February 2018 Column

The goal of a high-school education is to prepare graduates with college and career skills.  Over the course of time, I believe the educational pendulum has swung exceedingly in favor of the collegiate pathway.  This has led society to have a labor force with deficient vocational expertise.  Over the next ten years an estimated 2.7 million skilled jobs will be available while an additional 700,000 will be added due to natural job growth.  Yet two million of those jobs are expected to go unfilled due to a lack of qualified work force.  These are jobs that pay a graduate of an apprenticeship an average starting salary of $50,000.

The shortage of a skilled labor work force is one that could have been avoided.  In the 1990s, Australia saw a similar problem with its public education system. There was a shortage of blue-collar workers due to college-prep emphasis in high school.  Australia was forced to pay linemen from various countries full airline round trip tickets and one year free rent due to the labor shortage.  The Australian government implemented a plan to instill vocational programs back into their public school courses.  Each community embraced a program that trained youth with skill sets allowing them to become gainfully employed in their community. Examples still exist in South Australia. Cowell students manage an oyster farm and turn a large profit by selling the oysters in the Asian market. Cleve owns a farm managed by students with the latest technological farm equipment, sponsored by John Deere. Quorn refurbishes trains. Eyre High School, located in an agricultural area, features a veterinarian.

The United States is on a similar path that is avoidable.  Higher education has eliminated several teaching fields directly related to vocational education.  It will take several years to retool our vocational programs in four year institutions to meet the current demand.  In the meantime, high school students are missing out on opportunities to develop job skills that would make them employable immediately after high school or junior college.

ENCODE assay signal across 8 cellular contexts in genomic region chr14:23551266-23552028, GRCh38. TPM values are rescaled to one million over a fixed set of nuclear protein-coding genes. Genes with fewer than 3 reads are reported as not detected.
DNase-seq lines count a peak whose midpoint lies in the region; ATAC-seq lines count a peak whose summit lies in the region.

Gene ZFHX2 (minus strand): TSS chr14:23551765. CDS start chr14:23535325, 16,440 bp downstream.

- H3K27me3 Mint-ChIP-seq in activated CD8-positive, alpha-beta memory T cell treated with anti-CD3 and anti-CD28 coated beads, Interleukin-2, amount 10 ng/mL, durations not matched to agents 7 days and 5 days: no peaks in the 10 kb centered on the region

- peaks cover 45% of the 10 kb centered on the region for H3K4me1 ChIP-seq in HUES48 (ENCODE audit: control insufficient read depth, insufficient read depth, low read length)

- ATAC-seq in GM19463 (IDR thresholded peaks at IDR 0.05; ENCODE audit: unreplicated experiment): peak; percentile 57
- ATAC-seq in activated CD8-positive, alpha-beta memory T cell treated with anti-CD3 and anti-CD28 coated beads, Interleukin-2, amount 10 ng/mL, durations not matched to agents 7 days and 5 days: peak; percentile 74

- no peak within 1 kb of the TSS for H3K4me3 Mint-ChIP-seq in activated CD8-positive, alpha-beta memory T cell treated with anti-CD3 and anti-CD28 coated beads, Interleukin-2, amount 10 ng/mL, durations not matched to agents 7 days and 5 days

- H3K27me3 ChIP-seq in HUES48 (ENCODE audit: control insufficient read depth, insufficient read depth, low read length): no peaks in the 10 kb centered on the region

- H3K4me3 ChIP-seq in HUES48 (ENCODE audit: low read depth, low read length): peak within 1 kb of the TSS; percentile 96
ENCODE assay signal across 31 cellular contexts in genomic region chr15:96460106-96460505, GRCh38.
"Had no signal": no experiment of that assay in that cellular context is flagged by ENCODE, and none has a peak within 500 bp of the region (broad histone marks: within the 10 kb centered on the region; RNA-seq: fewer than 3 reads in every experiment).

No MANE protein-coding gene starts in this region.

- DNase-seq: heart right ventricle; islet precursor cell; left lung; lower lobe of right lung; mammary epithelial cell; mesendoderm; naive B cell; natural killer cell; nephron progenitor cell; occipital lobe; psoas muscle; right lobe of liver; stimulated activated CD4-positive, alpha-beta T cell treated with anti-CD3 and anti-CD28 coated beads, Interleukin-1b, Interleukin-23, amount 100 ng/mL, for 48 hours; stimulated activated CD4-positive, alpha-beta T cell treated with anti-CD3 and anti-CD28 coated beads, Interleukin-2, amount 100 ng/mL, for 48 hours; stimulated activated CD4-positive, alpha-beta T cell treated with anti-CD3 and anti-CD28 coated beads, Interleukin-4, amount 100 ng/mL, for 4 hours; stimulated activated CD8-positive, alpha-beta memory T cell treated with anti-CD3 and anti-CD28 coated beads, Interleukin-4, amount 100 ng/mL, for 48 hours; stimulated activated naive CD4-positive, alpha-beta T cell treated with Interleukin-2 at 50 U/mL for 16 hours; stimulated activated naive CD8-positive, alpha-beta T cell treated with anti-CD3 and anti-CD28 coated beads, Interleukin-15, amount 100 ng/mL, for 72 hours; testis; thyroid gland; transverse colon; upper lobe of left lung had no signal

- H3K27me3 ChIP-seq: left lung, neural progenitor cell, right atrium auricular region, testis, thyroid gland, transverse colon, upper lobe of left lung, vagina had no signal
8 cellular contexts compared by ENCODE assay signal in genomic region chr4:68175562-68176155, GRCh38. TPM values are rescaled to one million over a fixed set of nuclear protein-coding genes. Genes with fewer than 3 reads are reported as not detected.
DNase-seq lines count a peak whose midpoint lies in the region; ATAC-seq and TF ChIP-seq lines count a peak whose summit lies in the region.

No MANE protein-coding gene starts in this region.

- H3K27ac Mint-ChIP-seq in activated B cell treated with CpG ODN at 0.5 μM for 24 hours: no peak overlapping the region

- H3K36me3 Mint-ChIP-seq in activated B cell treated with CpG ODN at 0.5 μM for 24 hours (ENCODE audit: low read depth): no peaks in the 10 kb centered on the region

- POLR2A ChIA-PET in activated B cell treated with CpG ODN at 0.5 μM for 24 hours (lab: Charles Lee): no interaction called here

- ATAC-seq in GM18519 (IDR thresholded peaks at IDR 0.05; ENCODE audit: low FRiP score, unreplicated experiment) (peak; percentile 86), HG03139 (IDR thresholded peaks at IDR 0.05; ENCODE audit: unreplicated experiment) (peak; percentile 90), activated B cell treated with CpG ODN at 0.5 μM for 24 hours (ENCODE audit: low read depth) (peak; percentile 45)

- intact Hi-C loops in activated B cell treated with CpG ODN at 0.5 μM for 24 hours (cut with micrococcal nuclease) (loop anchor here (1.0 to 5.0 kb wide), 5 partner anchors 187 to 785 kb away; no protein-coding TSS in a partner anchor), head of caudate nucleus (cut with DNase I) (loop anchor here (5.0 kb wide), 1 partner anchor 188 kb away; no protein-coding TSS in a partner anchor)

Hobbs has a unique opportunity to be a leader in the Career Technical Education pathway.  The growth of the energy industry is  prompting a search for applicants.  If Lea County could coordinate its resources, we could provide the workforce to strengthen our economy.  Ultimately, Lea county needs to provide a vocational school where students can achieve certificates and step into apprenticeships.  Personally, I would like Hobbs to embrace the concept due to growth of our student population.  HMS has grown by 1,000 students in the past five years with a projection of the number to exceed 11,000 by 2022.  Hobbs will have to make a very difficult decision about whether to build a new high school or expand Hobbs High - which is already the largest high school in the state.  A vocational high school could provide relief for Hobbs High while allowing students to compete in activities under one umbrella. The vocational school could also bring skilled workers to our business partners as they expand production in our thriving economy. We plan to have a community conversation regarding vocational education in March.  Please get involved and help us continue to make Hobbs and Lea County a great place to Live, Work and Play.

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